G+ YouTube Pinterest Instagram
The Gap Year Blog

Veganuary 2019: How Vegans Are Taking Over The world

7 Jan 2019 12:00 PM
imgBlog

Photo Credit: Pixabay

Forget ‘Dry January’, ‘Veganuary’ is now taking over; more Brits are taking on the vegan lifestyle for their new year’s resolution instead of banning the booze.  

The charity Veganuary has held a record number of over 250,000 sign ups in over 193 countries this year on their campaign, and the public is going barking mad for the fad. In the past five years of its existence, the Veganuary campaign has quadrupled in size. 

So, to find out if we’ll all be eating greens by the end of the year, we’ve had a look at what the craze is, and how it’s impacted the start of the new year. But first: what even is a vegan?

 
 
 
 
 
 
 
 
 
 
 
 
 
 
 

A post shared by Veganuary (@weareveganuary) on

 

What?

To put it generally, Veganuary includes following a vegan diet (clue’s in the name) which entails withdrawing from animal products including dairy, eggs, honey and any by-products as well as materials like leather or cosmetic products which may cause animals harm in their production. 

For those recoiling at the thought of veganism, the Veganuary movement encourages people to think more openly about the vegan lifestyle; on the website, they state they are ‘Inspiring People to Try Vegan’.   

Although going cold-turkey on a turkey might sound a bit daunting, the ‘vegan’ scale ranges from putting more veggie dinners in your routine to actively protesting carnivorous culture. Despite misconceptions about vegans, you don’t have to be a meat-hating protestor to try the lifestyle.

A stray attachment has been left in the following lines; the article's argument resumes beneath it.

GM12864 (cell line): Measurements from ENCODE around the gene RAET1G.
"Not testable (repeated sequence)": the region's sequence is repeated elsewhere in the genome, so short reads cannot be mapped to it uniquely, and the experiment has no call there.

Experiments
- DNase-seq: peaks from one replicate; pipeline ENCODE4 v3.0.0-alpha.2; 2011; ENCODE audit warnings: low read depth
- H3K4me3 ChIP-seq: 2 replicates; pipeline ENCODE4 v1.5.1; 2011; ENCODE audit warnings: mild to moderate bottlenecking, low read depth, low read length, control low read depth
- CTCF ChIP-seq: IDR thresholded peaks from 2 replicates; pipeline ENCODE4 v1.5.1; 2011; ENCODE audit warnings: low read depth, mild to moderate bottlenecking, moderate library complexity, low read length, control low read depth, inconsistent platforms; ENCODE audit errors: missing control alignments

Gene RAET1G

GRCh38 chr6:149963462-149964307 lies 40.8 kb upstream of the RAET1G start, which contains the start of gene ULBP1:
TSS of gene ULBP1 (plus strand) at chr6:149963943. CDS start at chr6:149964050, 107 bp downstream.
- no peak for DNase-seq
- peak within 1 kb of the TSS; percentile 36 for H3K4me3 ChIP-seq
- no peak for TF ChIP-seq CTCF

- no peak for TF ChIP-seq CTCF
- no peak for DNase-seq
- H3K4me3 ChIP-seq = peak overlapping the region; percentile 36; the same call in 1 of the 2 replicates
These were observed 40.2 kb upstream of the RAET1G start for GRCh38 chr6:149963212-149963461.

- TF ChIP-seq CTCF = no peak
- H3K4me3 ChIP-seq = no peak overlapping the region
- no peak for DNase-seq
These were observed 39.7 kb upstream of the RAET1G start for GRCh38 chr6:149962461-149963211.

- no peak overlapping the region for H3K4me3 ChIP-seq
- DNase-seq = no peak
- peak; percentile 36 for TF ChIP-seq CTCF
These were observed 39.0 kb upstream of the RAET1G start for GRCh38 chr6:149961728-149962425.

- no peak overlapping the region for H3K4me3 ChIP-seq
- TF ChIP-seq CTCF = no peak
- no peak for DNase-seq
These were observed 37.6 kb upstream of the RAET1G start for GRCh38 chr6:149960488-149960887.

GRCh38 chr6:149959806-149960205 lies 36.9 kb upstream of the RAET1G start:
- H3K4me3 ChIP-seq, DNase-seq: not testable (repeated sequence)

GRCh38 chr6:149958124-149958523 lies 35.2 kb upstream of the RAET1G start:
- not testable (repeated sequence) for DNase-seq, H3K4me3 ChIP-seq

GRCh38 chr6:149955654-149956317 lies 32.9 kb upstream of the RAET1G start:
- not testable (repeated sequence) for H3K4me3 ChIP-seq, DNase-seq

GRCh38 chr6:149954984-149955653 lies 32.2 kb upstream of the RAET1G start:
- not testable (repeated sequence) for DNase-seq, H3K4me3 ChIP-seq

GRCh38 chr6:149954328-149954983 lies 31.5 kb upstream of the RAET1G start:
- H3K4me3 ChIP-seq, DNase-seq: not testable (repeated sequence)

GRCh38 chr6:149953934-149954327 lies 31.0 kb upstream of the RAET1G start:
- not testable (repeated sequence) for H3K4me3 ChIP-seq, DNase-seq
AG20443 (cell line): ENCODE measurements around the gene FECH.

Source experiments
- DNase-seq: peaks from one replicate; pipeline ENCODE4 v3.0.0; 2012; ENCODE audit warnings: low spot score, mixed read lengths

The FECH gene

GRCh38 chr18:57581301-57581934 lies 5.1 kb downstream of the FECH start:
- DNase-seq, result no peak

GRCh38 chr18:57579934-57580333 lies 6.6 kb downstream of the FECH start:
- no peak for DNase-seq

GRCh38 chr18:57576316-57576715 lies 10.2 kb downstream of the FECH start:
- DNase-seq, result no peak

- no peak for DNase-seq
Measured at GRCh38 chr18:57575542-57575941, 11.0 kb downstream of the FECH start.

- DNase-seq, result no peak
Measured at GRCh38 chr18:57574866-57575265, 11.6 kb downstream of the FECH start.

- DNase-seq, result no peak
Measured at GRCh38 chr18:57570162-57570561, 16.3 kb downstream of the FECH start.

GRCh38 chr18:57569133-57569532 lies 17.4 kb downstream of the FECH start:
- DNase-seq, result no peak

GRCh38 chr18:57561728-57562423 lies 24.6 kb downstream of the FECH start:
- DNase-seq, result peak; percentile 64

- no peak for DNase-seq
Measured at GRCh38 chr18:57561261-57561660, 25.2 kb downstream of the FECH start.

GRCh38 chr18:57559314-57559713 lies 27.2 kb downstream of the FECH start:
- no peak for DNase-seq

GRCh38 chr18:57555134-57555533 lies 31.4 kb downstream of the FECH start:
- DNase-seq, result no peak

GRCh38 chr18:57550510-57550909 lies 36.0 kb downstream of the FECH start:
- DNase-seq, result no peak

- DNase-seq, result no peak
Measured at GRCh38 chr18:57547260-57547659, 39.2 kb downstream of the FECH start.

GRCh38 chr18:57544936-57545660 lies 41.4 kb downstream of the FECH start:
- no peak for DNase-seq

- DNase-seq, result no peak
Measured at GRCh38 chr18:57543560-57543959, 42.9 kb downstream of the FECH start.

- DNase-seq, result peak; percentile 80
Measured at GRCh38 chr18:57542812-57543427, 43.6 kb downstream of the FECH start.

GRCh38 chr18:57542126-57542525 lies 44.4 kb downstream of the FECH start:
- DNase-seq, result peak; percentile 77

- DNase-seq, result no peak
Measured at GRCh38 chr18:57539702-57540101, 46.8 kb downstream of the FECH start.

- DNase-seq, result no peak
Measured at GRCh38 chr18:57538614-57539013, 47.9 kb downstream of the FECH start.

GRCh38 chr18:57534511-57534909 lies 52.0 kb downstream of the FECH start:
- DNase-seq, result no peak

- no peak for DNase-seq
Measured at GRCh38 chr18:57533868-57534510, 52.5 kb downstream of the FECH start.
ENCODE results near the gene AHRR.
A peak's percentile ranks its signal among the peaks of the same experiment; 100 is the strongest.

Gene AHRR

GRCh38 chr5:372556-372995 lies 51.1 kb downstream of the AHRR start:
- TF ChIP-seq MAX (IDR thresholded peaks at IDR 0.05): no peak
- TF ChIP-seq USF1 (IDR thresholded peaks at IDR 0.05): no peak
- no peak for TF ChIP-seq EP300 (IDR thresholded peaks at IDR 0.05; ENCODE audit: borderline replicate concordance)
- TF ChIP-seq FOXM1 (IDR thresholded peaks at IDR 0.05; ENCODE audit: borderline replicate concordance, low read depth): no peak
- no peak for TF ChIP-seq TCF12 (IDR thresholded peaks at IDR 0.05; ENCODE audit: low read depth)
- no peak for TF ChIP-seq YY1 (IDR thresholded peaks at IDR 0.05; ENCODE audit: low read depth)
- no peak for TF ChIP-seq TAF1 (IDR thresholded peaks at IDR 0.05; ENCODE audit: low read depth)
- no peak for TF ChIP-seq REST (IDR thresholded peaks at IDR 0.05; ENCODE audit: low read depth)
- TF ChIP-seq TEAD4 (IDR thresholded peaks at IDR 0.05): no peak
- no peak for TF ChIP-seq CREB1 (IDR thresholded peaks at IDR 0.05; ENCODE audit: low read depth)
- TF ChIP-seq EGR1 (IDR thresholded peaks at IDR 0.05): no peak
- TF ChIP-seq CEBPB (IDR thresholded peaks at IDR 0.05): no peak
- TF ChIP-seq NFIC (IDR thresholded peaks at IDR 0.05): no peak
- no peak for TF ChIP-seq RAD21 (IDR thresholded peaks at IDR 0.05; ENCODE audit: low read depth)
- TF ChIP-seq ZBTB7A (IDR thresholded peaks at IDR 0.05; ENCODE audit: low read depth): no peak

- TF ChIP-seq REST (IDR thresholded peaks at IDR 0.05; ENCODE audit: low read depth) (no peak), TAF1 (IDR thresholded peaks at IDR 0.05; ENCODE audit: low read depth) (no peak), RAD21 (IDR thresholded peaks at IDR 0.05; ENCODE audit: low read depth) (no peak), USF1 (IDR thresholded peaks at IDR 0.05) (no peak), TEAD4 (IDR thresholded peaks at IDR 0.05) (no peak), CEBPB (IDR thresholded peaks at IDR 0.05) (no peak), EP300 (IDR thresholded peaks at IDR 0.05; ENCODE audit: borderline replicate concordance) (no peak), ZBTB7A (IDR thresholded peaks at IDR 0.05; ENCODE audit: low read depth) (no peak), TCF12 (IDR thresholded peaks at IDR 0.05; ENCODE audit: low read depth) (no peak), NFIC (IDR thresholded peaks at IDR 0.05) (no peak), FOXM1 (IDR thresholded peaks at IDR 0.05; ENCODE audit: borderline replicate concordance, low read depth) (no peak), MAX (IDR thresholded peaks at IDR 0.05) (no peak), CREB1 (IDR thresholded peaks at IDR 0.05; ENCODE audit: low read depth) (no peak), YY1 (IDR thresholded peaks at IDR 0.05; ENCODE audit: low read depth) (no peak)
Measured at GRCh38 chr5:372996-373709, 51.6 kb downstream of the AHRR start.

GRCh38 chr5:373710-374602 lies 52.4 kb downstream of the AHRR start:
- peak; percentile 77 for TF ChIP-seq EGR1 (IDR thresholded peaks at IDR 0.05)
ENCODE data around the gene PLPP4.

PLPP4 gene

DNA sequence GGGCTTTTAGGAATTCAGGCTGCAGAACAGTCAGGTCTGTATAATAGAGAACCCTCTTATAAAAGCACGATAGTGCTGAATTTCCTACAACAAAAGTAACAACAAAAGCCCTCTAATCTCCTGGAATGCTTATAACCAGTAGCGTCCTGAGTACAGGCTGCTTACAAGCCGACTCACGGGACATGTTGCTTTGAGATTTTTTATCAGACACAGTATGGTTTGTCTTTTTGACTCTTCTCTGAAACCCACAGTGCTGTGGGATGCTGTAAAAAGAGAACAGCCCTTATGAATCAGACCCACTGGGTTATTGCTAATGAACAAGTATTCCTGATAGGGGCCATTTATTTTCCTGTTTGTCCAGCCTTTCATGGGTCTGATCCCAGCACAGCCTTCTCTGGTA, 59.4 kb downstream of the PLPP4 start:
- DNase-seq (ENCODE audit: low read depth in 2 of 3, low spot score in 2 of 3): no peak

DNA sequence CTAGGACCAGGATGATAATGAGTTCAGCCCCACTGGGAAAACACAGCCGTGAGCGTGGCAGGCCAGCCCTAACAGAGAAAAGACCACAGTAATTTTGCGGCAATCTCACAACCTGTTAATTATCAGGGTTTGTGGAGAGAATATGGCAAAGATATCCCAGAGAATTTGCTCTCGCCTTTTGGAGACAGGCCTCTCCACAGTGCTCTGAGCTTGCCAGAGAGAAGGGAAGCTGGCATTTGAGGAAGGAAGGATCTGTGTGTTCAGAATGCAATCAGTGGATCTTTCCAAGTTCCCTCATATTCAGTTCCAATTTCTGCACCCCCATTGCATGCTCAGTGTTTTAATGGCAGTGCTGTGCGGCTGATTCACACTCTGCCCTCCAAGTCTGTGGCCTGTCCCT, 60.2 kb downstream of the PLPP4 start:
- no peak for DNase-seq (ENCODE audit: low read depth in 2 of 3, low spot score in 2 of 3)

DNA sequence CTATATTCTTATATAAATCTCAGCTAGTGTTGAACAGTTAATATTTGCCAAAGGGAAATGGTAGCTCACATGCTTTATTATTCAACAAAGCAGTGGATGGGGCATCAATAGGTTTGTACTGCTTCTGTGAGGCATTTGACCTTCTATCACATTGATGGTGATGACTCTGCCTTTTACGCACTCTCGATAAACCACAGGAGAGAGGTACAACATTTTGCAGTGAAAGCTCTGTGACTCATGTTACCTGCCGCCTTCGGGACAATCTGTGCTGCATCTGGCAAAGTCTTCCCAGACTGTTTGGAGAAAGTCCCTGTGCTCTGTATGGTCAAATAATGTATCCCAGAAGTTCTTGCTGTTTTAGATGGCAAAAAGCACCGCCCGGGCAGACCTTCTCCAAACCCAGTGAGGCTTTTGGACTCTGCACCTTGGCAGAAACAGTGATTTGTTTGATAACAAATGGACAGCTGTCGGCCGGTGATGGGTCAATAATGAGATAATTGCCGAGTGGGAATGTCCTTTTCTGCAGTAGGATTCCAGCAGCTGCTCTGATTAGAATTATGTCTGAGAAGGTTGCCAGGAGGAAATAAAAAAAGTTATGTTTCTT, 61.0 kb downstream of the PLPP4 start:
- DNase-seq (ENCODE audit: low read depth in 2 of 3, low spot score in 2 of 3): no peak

A post shared by Frascati Centre Dublin (@frascaticentre) on

 

How?

Common culture has created a preconception making peoople think that the diet isn’t fulfilling enough and doesn’t give humans enough protein or vitamins. But think again. There have been a mass of cookbooks, recipes and social media ‘how-to’s’ on what you can make with a vegan shopping list, and the British Dietic Association claimed that you can lead a healthy life as a vegan. Written over a year ago, you think people would’ve got the message by now.

Whether you’re picking a plant-based resolution because there’s been one too many pigs-in-blankets over Christmas or you’re looking towards the future of climate change, options have become far more accessible with restaurant chains like Pret and Zizzi’s offering a variety of plant-based options. It didn’t take long for headlines to be hit with green fever, when McDonalds realeased a new UK vegan range and Greggs caused an uproar on Twitter with their ‘vegan sausage roll’. 2019 sounds like it will be the year of the vegetable.

 
I'm not sure veganism is the leader of the pack just yet, but with the popularity of Veganuary surging and the positive outcomes of it there could be some room for change. Maybe some new taste buds will be perking up after trying all the vegan goodies (anyone know where the nearest Greggs is?)...

By Caitlin Casey - Online Journalism Intern

Frontier runs terrestrial & marine conservation, community, teaching and adventure projects in over 50 countries - join us and explore the world!